Jeffrey Johnson is a legal writer with a focus on personal injury. He has worked on personal injury and sovereign immunity litigation in addition to experience in family, estate, and criminal law. He earned a J.D. from the University of Baltimore and has worked in legal offices and non-profits in Maryland, Texas, and North Carolina. He has also earned an MFA in screenwriting from Chapman Univer...

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UPDATED: Feb 20, 2013

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Racial discrimination in education refers to any harassment of students based on race, color, or national origin. Discrimination can happen at any age from preschool through college and can be caused by teachers, administrators, other staff members, or other students. In an attempt to prevent racial discrimination and eliminate the hostile educational environment it fosters, the federal government has established Title VI of the Civil Rights Act of 1964. Under this federal law, any school receiving government funding cannot discriminate against any student based on race, color, or national origin.

Title VI created an office dedicated to the investigation of racial discrimination on school campuses known as the Office for Civil Rights. The Office for Civil Rights makes racial discrimination determinations by asking whether the school has created or allowed a racially hostile environment that prevents affected students from adequately learning or thriving in the environment. If the school does discriminate, it may lose government funding and be penalized with government sanctions. Racial discrimination in education tends to take the following forms.

Racial Discrimination: Harassment by Teachers, Administrators and Students

The most common teacher discrimination is related to in-class discipline. Many of these reported cases involve a teacher punishing a particular student more harshly because of the student’s minority status. This is especially common among African American and Latino students, particularly those in high school. Other teacher-related discrimination can range from unfair grading to acceptance of discriminatory behavior from other students in the classroom.

Administrator-related discrimination is more common than teacher discrimination. On elementary and high school campuses, administrators may over-penalize minority students. Specifically, minority students at these schools may be more likely to be suspended or expelled than their majority peers. Title VI private schools have also been fined for refusing to accept minority students into their programs. Title VI universities are typically fined for failing to meet affirmative action requirements.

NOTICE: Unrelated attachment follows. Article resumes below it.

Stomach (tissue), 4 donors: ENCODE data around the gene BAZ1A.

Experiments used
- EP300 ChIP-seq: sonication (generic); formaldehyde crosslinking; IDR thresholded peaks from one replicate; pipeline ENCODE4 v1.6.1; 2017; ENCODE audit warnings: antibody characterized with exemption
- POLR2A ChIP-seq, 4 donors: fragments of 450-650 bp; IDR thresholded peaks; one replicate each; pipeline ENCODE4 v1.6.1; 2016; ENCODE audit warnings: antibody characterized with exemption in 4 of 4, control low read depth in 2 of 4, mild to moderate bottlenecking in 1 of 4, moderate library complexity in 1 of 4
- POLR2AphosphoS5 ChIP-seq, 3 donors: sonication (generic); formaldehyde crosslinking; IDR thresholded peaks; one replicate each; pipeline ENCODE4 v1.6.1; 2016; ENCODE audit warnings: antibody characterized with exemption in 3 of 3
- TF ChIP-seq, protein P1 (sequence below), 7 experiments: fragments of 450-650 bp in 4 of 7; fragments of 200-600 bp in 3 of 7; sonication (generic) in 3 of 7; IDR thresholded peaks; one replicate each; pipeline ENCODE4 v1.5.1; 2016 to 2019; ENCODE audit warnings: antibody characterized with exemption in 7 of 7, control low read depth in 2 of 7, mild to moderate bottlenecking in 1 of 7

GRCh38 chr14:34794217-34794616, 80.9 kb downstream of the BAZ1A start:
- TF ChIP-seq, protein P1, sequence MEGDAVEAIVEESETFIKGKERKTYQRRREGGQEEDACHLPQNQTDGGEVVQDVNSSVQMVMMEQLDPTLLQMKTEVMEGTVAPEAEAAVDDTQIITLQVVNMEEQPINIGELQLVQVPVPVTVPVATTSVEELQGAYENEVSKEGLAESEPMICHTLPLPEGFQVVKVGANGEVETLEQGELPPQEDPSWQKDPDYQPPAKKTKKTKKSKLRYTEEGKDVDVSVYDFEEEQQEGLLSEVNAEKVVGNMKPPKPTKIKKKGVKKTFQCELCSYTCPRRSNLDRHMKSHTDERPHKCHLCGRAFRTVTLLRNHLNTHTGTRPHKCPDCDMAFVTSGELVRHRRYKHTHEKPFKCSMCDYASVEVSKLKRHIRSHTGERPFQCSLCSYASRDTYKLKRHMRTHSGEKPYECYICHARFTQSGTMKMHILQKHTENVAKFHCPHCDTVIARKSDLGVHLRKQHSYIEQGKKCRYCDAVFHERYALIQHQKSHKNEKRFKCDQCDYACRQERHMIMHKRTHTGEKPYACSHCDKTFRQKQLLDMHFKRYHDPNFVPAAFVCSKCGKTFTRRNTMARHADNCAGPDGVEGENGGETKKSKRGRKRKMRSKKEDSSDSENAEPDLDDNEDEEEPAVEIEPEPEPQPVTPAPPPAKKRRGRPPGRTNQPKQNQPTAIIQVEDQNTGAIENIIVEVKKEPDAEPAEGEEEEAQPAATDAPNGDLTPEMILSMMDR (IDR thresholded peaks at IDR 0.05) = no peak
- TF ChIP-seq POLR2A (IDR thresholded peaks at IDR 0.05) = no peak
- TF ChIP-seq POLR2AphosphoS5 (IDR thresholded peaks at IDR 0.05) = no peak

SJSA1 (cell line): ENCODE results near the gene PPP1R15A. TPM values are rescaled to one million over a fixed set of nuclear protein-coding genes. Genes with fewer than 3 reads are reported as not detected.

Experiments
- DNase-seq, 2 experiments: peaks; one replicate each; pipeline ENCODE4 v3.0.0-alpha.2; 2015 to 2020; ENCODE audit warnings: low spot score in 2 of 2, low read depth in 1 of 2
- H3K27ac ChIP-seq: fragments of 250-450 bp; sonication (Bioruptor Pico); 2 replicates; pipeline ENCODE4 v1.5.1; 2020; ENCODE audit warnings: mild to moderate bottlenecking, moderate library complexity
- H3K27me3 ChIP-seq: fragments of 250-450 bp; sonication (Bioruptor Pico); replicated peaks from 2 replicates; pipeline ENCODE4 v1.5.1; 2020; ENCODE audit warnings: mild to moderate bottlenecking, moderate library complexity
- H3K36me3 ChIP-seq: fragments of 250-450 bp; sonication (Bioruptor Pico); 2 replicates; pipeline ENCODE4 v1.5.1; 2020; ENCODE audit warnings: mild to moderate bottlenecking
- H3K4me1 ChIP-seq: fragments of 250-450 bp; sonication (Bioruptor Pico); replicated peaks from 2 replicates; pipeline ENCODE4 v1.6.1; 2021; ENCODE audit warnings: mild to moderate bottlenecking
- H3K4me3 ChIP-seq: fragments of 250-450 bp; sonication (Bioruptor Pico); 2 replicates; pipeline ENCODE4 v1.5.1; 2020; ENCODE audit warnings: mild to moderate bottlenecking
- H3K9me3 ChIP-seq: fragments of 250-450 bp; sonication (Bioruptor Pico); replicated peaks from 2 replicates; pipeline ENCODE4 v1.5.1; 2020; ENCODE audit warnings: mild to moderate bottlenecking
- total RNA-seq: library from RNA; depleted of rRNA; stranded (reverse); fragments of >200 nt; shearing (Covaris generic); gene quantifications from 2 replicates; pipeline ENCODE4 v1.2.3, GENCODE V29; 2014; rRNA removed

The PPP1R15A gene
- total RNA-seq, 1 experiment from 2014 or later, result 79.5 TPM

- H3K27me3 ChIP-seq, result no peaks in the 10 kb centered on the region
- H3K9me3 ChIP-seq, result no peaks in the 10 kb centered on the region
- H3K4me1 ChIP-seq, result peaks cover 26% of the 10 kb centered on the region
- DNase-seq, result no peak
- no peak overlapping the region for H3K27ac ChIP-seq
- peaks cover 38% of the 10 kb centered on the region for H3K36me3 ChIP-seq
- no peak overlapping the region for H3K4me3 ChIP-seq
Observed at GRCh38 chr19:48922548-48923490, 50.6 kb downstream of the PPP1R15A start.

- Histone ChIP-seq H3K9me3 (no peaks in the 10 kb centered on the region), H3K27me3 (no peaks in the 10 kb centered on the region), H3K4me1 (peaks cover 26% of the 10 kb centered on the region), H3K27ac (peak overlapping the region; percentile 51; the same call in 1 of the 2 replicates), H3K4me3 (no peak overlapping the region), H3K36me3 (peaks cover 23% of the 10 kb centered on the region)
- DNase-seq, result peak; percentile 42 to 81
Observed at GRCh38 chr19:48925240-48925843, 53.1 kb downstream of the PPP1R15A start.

The most common form of racial discrimination in education is harassment by students. The Office for Civil Rights reports incidents of “racially motivated physical attacks, racial epithets scrawled on school walls and organized hate activity directed at students.” While isolated incidents by a student on a school campus may not trigger an investigation, repeated offenses or a lack of consequences for offenders when incidents occur can lead to an investigation by the Office for Civil Rights.

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Responding to Racial Discrimination in Education

If your child is the victim of racial discrimination at school, contact the Office for Civil Rights and file a complaint. Your complaint will be investigated and the school reminded of the prohibition of racial harassment in federally funded schools. If the investigation proves that discriminatory actions are taking place at the school, the Office for Civil Rights will require that the school adopt anti-harassment policies that must be fully enforced. If enforcement fails, the Office for Civil Rights will fine the school for each incident or may revoke public funding.

If you have suffered serious physical, mental, or emotion injury as a result of discriminatory actions, contact a Title VI attorney. Your attorney can help you protect your interests and will advise you as to whether you should file a civil case or allow the authorities to complete their own investigation. If possible, gather evidence about the racial harassment. For example, if racial epithets are spray-painted on the walls, take pictures before the walls are re-painted. If your child is physically attacked in an act of racial discrimination, get a copy of the emergency room report and take photographs of the injuries.